# Frequency Components of a Lightning Strike

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1. Jun 30, 2015

### dreens

Hi there,

I recently attended a physics demonstration (Lightning show at Boston Museum of Science, my favorite exhibit obviously), where the educator argued that the reason she could safely sit in a Faraday Cage while lightning was striking said cage was the skin effect.

As I understand it, the skin effect describes the tendency of alternating currents to flow close to the surface of conducting wires, whereas the reason one is kept safe in a Faraday cage is more a static, DC effect where charges rearrange on the surface of a conductor so as to cancel the field within.

Of course, a cage being struck by lightning is certainly not a time independent phenomenon. It could be that static charge rearrangement and the skin effect both play a role- the former before the bolt while the field is building up, and the latter while the bolt is ramping up creating a large time-varying B-field.

In order to decide which effect is dominant, or whether both are important, I would like to know the frequency spectrum of the current waveform describing a lightning bolt. In other words, if you plotted current over time, you would find an initially small, corona based current caused by slow electron transfer to air near the surface of the faraday charge and the voltage source (van-de-graff generator in this case). Then, during the bolt, the current would be large. At some point, enough current has flowed that the voltage no longer sustains the plasma, and the current drops down to zero.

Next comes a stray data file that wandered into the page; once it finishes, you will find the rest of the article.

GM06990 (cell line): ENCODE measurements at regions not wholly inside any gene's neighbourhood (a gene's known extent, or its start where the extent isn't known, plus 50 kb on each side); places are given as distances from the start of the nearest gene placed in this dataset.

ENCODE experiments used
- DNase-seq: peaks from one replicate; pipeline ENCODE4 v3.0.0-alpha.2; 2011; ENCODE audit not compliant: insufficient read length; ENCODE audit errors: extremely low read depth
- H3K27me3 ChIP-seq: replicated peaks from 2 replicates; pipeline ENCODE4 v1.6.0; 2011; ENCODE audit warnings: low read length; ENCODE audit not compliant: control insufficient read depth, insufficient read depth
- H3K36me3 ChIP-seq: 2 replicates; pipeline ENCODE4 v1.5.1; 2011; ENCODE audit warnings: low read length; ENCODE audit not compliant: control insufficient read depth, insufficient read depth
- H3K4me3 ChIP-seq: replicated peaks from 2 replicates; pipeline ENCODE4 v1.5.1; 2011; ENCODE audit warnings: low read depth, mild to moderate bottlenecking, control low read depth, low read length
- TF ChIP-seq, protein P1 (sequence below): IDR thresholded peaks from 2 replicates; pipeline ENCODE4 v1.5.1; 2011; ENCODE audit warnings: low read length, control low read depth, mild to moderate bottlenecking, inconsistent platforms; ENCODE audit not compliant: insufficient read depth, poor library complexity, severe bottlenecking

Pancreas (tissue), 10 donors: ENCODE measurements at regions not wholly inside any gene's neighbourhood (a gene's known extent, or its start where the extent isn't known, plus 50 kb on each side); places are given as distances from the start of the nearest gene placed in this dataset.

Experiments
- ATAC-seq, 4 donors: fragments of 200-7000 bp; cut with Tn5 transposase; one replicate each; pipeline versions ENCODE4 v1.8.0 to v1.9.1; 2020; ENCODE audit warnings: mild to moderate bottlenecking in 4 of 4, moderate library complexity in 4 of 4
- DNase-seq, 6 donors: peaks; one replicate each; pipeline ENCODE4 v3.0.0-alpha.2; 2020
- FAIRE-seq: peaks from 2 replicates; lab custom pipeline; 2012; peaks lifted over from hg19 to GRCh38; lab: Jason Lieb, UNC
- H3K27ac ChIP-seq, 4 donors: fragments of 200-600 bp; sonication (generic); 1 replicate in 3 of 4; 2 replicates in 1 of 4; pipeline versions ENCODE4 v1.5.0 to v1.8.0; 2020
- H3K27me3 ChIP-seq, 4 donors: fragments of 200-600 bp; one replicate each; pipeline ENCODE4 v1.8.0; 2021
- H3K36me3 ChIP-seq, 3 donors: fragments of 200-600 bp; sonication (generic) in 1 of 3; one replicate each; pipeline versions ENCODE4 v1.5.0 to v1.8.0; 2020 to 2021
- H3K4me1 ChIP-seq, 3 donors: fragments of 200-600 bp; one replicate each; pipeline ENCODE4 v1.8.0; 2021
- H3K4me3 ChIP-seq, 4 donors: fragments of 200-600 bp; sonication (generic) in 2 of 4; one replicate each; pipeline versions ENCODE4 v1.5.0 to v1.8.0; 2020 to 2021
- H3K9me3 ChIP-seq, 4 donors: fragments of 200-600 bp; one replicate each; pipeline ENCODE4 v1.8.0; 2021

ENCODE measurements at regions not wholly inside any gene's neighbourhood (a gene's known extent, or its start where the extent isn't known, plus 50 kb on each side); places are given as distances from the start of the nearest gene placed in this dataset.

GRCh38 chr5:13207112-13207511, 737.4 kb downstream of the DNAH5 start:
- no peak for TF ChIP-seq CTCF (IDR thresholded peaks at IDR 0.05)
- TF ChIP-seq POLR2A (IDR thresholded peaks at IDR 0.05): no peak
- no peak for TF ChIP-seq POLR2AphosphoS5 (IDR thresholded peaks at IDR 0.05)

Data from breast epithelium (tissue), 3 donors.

So the current waveform should look roughly like a square-wave. What I want to know is what frequency (or time constant) characterizes how sharp the rising and falling edges of the square wave are, how wide the square wave is, how square-like it is, etc.

As for width of the square wave, maybe someone knows how long a lightning bolt usually lasts? Maybe 100ms or so?

As for the rise time, maybe someone knows how quickly lightning travels? I think I've seen slow motion video of lightning bolts "moving" from ground to cloud, if I knew how quickly they move it should roughly answer the question of how quickly the current ramps up.

Thanks,
Dave

2. Jun 30, 2015

### tech99

I believe the lightning has a fast rise time of 25 microseconds or so, corresponding to about 10 kHz, and then a slow decay over a fraction of a second. Sometimes there are multiple discharges over a second or two.
Regarding the speed of propagation, witnesses say things such as "the lighting hit the pole and then travelled down it, and then jumped to the tree". So one actually wonders if the discharge grows along the path fairly slowly - an ionisation process occurring - and the big current surge then follows, as you describe.
The skin effect seems important as the discharge has an AC component, so a minimum depth of conductor is needed. With very low frequencies, there is a problem obtaining magnetic shielding by using a conducting cage (similar to the problem of sending video over coaxial cable).
I experienced a small spark from my umbrella shaft to my hand when crossing London Bridge, caused by a strike to the next bridge about 500m away. I estimated the voltage and then calculated the "antenna current" in the lightning, and it came out to 10kA, which is quite plausible!

3. Jul 4, 2015

### dreens

Hey, thanks tech. That's a really neat experience with the umbrella giving you a shock!

I guess with a 10kHz component the skin depth would be half a millimeter or so, and the Faraday cage at the museum had ~cm thick bars, definitely enough so that the skin effect is protective at that frequency.

In fact, now that I think about it the bolts in the museum seemed much less long lived than those in actual cloud to ground lightning, suggesting that the skin effect may be more important than the DC faraday cage effect in that situation.